Helpful Security Information for You and Your Business
Steps You Should take to Protect Yourself
From protecting your hardware devices, to keeping software updated, to restricting access to sensitive information, to maintaining strong passwords and securely storing or shredding sensitive documents – we all have a responsibility to take steps to ensure security. Identity theft can cost you time and money. When personal information is compromised, your credit can be destroyed and the recovery process can take years. Deter identity thieves by taking care to safeguard your information.
Shred financial documents and paperwork with personal information before you discard them.
Protect your Social Security number. Don’t carry your Social Security card in your wallet or write your Social Security number on a check. Give it out only if absolutely necessary in a secure manner, or ask to use another identifier.
Don’t give out personal information on the phone, online or through the mail unless you know who you are dealing with.
When accessing or sharing personal information online or through a mobile device, first ensure that the network connection is secure.
Never click on links sent in unsolicited emails. Instead, confirm the web address on your own, then type it directly into your browser window. Use up-to-date firewalls, anti-spyware, and anti-virus software to protect your personal computer or laptop. Visit www.onguardonline.gov for more information.
Don’t use an obvious password like your birth date, your mother’s maiden name, or the last four digits of your Social Security number.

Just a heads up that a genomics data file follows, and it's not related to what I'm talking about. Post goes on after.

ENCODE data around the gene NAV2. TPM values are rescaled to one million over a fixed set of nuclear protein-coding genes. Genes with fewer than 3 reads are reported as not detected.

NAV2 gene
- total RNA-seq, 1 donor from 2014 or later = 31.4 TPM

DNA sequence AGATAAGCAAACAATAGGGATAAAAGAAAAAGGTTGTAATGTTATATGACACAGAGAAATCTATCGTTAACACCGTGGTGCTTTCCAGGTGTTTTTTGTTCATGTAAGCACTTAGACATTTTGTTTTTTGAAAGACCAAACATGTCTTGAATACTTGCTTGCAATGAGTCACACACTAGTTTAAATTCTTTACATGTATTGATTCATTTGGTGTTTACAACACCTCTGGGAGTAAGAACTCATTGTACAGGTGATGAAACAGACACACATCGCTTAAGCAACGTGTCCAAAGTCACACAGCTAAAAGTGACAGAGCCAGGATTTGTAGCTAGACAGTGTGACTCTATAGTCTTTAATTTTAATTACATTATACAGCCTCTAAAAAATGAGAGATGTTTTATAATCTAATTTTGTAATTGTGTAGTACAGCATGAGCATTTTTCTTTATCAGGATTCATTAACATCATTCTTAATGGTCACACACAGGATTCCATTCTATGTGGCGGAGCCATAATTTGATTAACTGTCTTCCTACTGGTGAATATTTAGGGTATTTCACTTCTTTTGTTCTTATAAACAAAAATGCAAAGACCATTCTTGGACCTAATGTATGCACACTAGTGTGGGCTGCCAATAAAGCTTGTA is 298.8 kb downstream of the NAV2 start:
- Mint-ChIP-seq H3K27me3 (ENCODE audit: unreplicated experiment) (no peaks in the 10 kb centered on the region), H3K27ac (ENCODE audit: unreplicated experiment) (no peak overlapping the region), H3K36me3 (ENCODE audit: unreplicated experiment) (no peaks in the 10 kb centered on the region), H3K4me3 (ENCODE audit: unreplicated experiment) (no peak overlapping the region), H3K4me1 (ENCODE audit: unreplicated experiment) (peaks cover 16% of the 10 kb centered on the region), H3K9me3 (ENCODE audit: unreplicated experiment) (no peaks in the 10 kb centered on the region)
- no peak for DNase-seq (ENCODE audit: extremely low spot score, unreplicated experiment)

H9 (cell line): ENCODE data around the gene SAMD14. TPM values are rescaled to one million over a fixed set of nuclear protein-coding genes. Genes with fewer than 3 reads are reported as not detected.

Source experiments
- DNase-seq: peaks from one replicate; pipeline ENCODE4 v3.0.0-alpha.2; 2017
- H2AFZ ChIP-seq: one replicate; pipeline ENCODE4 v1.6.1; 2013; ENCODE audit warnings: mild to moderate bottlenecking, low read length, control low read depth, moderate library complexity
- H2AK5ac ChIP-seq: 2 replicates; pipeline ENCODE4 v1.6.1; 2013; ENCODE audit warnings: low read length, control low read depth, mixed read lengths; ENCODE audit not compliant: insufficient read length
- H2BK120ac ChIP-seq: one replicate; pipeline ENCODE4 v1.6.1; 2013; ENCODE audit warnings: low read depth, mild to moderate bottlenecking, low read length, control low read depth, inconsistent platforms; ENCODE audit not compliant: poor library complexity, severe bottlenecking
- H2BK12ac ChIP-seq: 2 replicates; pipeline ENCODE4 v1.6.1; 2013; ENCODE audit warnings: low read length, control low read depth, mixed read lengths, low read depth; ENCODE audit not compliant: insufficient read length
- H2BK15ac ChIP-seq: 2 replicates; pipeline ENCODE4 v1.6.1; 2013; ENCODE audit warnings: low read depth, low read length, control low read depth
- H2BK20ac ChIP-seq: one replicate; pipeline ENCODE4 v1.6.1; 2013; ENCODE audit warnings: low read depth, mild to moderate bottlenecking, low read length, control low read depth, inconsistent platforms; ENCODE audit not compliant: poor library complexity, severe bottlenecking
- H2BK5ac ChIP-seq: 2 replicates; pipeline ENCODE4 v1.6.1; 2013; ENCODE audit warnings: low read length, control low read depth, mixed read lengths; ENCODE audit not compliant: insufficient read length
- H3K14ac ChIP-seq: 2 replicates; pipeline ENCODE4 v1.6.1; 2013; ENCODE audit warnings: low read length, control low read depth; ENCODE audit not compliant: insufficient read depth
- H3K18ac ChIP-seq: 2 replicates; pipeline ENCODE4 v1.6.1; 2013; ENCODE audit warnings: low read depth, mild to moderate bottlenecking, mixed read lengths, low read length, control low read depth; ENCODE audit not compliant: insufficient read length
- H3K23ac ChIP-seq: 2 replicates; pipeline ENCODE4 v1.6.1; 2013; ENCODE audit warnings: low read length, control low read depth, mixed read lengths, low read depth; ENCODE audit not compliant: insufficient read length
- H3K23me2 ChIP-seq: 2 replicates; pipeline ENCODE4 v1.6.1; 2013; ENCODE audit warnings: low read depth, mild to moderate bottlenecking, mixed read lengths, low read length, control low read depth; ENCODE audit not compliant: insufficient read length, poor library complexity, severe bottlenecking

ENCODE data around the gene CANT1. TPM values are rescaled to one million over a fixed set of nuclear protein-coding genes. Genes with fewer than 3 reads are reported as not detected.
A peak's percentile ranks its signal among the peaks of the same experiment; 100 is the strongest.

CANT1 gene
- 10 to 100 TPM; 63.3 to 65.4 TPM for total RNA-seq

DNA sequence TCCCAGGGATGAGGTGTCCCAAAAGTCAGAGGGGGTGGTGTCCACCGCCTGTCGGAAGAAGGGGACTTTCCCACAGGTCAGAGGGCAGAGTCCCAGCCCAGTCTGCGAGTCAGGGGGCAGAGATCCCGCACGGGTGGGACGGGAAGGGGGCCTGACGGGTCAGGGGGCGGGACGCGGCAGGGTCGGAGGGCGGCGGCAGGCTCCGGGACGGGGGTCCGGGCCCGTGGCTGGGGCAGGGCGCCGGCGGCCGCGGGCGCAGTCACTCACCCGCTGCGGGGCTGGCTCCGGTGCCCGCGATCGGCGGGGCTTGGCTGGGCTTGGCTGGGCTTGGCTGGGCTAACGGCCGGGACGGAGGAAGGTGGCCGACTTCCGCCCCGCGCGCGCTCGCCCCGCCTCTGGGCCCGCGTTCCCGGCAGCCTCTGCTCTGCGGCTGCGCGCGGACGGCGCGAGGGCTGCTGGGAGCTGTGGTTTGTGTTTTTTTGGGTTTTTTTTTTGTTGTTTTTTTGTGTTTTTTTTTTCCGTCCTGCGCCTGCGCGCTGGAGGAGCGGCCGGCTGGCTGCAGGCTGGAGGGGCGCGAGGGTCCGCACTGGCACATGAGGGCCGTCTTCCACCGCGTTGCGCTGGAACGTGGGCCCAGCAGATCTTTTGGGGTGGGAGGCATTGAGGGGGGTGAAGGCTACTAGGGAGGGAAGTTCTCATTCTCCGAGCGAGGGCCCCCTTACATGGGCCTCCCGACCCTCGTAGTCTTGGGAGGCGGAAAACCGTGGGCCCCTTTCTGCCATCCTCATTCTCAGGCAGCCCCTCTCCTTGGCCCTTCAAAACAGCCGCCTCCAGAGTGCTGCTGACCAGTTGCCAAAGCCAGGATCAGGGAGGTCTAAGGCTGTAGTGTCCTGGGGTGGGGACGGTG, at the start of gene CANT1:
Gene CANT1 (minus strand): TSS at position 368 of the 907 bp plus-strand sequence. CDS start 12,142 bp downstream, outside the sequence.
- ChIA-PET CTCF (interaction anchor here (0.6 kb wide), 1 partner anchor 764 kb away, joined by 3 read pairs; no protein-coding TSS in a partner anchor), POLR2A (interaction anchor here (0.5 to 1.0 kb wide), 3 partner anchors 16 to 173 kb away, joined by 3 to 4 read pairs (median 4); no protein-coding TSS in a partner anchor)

Keep your personal information in a secure place at home, especially if you have roommates, employ outside help, or are having work done in your house.
Protect Yourself And Use Your Debit Card With Peace Of Mind
Download the TSB Mobile App
You can download the TSB Mobile App and turn on Card Controls and Alerts. Our App also offers Fingerprint or Face ID access.
Source: Torrington Savings Bank’s Operational Risk Management Team
Tips for Staying Safe Online
Computer-related crimes affecting businesses and consumers are frequently in the news. While federally insured financial institutions are required to have vigorous information security programs to safeguard financial data, financial institution business customers also need to know how to steer clear of fraudsters.
We recommend the following actions and resources for Torrington Savings Bank customers to protect their information:
Protect Your Computer
Install software that protects against malware, or malicious software, which can access a computer system without your consent to steal passwords or account numbers. Also, use a firewall program to prevent unauthorized access to your PC. While protection options vary, make sure the settings allow for automatic updates.
Take precautions with your tablet or smartphone